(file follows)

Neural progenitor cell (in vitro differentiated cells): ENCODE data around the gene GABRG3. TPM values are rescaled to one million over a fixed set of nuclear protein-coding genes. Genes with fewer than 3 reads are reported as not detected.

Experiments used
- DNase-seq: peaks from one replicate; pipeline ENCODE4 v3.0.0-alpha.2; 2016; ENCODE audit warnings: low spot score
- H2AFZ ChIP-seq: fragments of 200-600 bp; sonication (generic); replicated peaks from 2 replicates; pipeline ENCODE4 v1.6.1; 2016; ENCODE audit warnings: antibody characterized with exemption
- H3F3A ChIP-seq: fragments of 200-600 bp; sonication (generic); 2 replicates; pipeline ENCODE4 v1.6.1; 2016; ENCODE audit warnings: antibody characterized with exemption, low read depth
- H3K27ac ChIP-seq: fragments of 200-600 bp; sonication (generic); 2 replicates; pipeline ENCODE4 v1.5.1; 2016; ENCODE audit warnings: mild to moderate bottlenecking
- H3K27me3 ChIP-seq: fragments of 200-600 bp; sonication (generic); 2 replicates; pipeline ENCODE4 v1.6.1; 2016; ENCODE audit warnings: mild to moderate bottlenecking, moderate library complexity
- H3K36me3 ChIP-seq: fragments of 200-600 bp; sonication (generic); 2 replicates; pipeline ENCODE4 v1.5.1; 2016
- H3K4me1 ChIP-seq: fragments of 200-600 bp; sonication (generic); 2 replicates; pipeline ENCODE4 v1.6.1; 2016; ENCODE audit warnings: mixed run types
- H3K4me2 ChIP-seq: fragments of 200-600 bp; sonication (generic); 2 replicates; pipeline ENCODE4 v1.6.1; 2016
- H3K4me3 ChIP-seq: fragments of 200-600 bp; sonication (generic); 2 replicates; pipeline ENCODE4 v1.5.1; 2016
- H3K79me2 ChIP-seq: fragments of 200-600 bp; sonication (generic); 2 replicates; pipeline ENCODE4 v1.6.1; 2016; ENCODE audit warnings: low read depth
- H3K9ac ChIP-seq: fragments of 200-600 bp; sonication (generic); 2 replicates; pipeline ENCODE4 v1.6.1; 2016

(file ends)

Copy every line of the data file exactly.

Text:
Neural progenitor cell (in vitro differentiated cells): ENCODE data around the gene GABRG3. TPM values are rescaled to one million over a fixed set of nuclear protein-coding genes. Genes with fewer than 3 reads are reported as not detected.

Experiments used
- DNase-seq: peaks from one replicate; pipeline ENCODE4 v3.0.0-alpha.2; 2016; ENCODE audit warnings: low spot score
- H2AFZ ChIP-seq: fragments of 200-600 bp; sonication (generic); replicated peaks from 2 replicates; pipeline ENCODE4 v1.6.1; 2016; ENCODE audit warnings: antibody characterized with exemption
- H3F3A ChIP-seq: fragments of 200-600 bp; sonication (generic); 2 replicates; pipeline ENCODE4 v1.6.1; 2016; ENCODE audit warnings: antibody characterized with exemption, low read depth
- H3K27ac ChIP-seq: fragments of 200-600 bp; sonication (generic); 2 replicates; pipeline ENCODE4 v1.5.1; 2016; ENCODE audit warnings: mild to moderate bottlenecking
- H3K27me3 ChIP-seq: fragments of 200-600 bp; sonication (generic); 2 replicates; pipeline ENCODE4 v1.6.1; 2016; ENCODE audit warnings: mild to moderate bottlenecking, moderate library complexity
- H3K36me3 ChIP-seq: fragments of 200-600 bp; sonication (generic); 2 replicates; pipeline ENCODE4 v1.5.1; 2016
- H3K4me1 ChIP-seq: fragments of 200-600 bp; sonication (generic); 2 replicates; pipeline ENCODE4 v1.6.1; 2016; ENCODE audit warnings: mixed run types
- H3K4me2 ChIP-seq: fragments of 200-600 bp; sonication (generic); 2 replicates; pipeline ENCODE4 v1.6.1; 2016
- H3K4me3 ChIP-seq: fragments of 200-600 bp; sonication (generic); 2 replicates; pipeline ENCODE4 v1.5.1; 2016
- H3K79me2 ChIP-seq: fragments of 200-600 bp; sonication (generic); 2 replicates; pipeline ENCODE4 v1.6.1; 2016; ENCODE audit warnings: low read depth
- H3K9ac ChIP-seq: fragments of 200-600 bp; sonication (generic); 2 replicates; pipeline ENCODE4 v1.6.1; 2016